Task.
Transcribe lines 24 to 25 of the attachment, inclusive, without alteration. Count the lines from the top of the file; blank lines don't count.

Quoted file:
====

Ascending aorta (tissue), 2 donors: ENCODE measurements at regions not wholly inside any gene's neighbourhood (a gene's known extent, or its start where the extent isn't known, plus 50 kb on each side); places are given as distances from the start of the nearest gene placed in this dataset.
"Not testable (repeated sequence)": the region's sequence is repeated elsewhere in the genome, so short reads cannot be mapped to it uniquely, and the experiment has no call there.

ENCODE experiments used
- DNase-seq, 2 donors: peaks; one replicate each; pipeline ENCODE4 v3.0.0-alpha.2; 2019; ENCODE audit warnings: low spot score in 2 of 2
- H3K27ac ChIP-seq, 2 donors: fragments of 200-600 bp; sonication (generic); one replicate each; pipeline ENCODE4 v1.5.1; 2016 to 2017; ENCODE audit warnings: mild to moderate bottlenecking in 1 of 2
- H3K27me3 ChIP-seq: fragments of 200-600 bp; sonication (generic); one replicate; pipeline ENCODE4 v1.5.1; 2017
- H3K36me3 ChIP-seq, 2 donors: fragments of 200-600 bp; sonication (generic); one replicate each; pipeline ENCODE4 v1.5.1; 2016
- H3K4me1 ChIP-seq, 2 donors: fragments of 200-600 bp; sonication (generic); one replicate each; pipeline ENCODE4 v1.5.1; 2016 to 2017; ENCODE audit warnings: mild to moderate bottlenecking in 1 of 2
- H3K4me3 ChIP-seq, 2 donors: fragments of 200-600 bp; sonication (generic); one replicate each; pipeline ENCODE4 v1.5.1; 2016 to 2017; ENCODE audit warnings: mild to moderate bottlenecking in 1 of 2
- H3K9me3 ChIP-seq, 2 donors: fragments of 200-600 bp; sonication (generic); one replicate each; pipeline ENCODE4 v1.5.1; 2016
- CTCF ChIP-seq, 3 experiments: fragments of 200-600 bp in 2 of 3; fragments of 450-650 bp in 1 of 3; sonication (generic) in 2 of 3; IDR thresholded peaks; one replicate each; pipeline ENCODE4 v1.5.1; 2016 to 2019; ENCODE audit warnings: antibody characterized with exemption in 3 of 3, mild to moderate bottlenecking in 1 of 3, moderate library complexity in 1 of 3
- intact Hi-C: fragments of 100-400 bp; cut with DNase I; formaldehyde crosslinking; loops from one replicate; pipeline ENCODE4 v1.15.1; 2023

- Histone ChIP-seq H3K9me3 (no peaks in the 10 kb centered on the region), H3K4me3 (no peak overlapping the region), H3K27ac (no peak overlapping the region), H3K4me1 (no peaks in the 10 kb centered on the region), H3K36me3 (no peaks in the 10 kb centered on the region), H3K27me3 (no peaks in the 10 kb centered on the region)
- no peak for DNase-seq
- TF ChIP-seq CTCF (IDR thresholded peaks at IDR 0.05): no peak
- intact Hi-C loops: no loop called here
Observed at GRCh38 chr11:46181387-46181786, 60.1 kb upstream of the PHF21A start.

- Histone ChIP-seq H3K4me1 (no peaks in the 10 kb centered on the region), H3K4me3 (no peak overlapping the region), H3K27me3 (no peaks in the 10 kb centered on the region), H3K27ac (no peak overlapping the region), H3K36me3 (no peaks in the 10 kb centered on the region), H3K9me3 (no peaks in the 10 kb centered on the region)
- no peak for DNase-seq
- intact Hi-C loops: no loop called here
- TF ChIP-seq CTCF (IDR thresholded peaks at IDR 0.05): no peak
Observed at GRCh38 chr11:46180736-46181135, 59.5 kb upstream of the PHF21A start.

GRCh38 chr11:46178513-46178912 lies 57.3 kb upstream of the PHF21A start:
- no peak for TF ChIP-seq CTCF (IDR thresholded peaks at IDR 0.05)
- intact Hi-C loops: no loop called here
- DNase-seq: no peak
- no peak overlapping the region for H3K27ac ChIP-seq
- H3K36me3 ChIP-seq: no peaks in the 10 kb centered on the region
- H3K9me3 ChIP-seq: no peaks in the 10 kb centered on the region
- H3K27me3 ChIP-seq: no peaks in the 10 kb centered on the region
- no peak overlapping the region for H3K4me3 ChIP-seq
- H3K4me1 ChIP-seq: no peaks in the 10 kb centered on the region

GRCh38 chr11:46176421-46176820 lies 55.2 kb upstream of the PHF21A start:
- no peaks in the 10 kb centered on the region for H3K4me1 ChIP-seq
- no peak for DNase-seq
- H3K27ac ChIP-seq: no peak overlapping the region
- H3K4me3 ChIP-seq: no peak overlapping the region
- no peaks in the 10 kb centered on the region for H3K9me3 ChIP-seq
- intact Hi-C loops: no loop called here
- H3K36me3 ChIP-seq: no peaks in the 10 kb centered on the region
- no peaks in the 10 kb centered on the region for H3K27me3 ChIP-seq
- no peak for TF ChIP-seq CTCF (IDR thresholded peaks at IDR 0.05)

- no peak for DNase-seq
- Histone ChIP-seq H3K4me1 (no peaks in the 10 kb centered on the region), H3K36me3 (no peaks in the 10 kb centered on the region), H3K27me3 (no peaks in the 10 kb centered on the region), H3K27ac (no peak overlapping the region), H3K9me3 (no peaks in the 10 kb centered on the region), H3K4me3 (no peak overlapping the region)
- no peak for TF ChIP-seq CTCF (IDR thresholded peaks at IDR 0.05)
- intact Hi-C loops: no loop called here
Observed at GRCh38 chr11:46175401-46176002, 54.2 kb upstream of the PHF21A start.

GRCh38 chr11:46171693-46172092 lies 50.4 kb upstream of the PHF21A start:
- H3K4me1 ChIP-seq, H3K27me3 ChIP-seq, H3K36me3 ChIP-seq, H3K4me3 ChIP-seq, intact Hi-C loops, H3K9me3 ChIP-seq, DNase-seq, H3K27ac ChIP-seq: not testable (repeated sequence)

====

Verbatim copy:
- no peak for TF ChIP-seq CTCF (IDR thresholded peaks at IDR 0.05)
- intact Hi-C loops: no loop called here